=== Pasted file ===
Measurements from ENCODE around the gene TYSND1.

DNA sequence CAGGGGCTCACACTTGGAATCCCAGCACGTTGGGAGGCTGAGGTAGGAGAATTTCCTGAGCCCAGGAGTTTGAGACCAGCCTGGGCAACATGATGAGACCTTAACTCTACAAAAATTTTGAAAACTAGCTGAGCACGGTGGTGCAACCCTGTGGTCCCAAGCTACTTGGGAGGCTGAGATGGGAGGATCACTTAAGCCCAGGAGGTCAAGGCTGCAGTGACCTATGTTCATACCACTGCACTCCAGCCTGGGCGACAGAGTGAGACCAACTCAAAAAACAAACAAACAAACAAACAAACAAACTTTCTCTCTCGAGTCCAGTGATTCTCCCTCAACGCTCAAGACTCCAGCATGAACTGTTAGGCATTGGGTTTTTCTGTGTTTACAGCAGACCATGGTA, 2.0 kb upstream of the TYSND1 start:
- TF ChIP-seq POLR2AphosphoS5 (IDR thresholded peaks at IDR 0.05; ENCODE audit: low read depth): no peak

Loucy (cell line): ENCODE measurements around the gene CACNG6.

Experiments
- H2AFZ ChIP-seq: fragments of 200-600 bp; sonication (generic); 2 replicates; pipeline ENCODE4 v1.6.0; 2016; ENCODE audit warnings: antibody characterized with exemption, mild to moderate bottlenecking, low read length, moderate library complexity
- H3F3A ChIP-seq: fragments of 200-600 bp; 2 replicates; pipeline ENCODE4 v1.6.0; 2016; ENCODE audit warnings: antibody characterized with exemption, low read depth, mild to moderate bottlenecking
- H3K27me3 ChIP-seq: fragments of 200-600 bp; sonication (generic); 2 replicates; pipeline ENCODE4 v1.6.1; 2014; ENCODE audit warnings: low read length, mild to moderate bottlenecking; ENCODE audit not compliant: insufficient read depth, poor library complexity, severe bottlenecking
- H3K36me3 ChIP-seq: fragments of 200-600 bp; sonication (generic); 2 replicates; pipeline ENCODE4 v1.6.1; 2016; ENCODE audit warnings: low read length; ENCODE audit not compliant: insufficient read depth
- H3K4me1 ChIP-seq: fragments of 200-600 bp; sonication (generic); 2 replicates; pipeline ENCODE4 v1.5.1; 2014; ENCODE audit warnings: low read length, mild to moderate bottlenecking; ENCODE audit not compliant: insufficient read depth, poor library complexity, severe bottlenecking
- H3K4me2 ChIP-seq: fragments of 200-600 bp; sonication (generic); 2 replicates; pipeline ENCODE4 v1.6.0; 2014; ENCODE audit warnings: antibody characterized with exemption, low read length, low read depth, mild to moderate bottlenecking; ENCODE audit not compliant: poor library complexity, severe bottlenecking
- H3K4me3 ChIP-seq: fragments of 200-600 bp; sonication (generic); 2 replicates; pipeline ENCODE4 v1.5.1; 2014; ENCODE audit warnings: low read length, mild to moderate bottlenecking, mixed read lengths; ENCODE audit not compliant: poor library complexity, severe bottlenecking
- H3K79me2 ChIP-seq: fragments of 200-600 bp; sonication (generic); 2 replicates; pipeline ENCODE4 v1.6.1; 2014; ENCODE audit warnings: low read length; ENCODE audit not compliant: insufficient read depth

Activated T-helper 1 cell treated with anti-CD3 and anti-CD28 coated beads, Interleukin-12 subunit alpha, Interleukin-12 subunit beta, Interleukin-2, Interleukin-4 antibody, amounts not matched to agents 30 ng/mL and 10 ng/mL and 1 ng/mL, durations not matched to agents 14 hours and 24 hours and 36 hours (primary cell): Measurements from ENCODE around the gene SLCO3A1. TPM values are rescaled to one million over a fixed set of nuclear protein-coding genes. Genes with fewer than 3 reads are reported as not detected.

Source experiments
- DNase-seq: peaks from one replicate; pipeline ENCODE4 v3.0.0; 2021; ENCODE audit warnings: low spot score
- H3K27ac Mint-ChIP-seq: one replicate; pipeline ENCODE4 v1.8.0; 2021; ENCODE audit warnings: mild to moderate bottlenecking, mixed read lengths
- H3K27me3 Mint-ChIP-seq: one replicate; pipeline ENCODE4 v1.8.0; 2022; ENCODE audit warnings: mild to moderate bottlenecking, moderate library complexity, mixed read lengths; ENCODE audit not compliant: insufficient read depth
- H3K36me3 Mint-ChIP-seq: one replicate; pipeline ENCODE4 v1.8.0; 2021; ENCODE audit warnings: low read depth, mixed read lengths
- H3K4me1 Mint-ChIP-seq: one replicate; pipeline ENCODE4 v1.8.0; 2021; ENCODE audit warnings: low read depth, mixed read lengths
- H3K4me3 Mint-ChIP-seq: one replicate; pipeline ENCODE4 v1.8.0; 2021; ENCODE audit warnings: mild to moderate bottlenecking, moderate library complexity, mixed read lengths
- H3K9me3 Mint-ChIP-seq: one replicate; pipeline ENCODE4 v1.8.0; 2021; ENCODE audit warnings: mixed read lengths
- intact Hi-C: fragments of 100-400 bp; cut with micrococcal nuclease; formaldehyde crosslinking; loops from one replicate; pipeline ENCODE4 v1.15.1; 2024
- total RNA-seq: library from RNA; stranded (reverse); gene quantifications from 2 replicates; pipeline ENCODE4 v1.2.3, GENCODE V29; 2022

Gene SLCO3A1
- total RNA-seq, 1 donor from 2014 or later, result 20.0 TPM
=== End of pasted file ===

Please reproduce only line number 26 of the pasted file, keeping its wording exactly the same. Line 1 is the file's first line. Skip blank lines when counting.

- total RNA-seq, 1 donor from 2014 or later, result 20.0 TPM